|Zaytuna Mosque (Wikipedia)|
In the Bourguiba era the old school associated with the mosque at the heart of the Tunis medina (the old city) was closed and the name Zaytuna transferred to the Shari‘a Law School of the University of Tunis, while the ancient mosque itself remained the religious center of Tunis and Tunisia. Despite a pretense of continuity the modern university bore little resemblance to the ancient school,
|Ibn Khaldun at Gateway to Medina|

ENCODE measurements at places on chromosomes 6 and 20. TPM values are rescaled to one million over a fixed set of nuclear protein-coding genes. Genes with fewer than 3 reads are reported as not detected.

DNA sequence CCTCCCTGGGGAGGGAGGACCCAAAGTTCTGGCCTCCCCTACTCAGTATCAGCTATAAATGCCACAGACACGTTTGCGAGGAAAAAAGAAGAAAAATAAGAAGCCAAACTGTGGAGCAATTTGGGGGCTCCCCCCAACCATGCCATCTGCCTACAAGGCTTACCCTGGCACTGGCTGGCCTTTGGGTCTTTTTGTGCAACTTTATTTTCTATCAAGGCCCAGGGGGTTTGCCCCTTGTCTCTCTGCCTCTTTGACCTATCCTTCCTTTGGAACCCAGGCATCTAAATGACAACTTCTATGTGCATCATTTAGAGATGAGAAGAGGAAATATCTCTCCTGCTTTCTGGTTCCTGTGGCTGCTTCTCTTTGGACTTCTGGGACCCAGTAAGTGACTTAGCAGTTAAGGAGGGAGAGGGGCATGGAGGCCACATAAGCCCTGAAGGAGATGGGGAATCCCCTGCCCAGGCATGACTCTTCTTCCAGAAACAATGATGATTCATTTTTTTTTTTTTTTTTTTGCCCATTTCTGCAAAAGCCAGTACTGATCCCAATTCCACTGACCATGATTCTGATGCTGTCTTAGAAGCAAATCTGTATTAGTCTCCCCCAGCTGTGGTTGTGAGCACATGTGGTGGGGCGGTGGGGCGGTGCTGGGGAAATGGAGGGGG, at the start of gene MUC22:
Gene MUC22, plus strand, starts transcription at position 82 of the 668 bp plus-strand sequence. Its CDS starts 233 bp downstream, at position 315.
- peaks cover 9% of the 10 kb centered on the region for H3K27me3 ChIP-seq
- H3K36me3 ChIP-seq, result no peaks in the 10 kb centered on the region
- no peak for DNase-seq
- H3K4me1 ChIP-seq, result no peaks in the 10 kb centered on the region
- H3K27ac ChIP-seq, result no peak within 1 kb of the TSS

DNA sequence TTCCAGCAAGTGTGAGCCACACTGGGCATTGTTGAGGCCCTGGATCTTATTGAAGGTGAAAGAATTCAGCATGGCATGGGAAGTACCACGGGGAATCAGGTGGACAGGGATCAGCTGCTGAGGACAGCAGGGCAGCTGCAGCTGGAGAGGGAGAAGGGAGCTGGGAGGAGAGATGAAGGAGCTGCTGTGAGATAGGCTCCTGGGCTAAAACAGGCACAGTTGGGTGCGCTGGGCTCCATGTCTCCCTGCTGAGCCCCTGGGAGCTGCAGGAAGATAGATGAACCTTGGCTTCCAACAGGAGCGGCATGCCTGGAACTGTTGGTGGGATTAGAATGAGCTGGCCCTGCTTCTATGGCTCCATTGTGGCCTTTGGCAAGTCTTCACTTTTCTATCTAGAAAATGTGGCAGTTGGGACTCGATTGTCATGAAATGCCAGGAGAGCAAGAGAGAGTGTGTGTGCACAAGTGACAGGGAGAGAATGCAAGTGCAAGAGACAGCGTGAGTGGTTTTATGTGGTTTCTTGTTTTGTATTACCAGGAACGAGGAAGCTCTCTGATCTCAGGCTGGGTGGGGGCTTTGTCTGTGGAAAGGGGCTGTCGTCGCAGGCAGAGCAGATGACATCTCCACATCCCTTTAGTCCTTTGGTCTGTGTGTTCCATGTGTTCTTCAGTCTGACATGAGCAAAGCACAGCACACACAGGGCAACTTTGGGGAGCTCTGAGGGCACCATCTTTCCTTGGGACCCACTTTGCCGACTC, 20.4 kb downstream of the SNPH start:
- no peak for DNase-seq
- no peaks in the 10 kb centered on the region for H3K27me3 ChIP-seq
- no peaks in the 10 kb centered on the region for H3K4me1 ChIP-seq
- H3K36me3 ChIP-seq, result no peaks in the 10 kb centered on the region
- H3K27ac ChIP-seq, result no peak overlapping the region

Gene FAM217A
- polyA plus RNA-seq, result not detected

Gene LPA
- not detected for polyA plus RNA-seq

One of Zaytuna's products in the classical age was also perhaps the greatest mind to have been born in the city of Tunis, though later a fixture in many other places: Ibn Khaldun, The great historian (1332-1406) is sometimes acclaimed as the father of sociology, though he's a lot more readable than most later sociologists. Also, in what must be every author's dream of what they'd like to see as a book-jacket blurb, Arnold Toynbee, in A Study of History, referred to Ibn Khaldun's Muqaddima as "undoubtedly the greatest work of its kind that has ever yet been created by any mind in any time or place." (No qualifiers, but what you need to know about the "of its kind" is that Toynbee considered his own book a lot like Ibn Khaldun's.) Appropriately, Ibn Khaldun's statue stands at the gate of the Tunis Medina, just outside of the medina (his birthplace) and the way to Zaytuna. But that statue gives me an idea for my next post . . .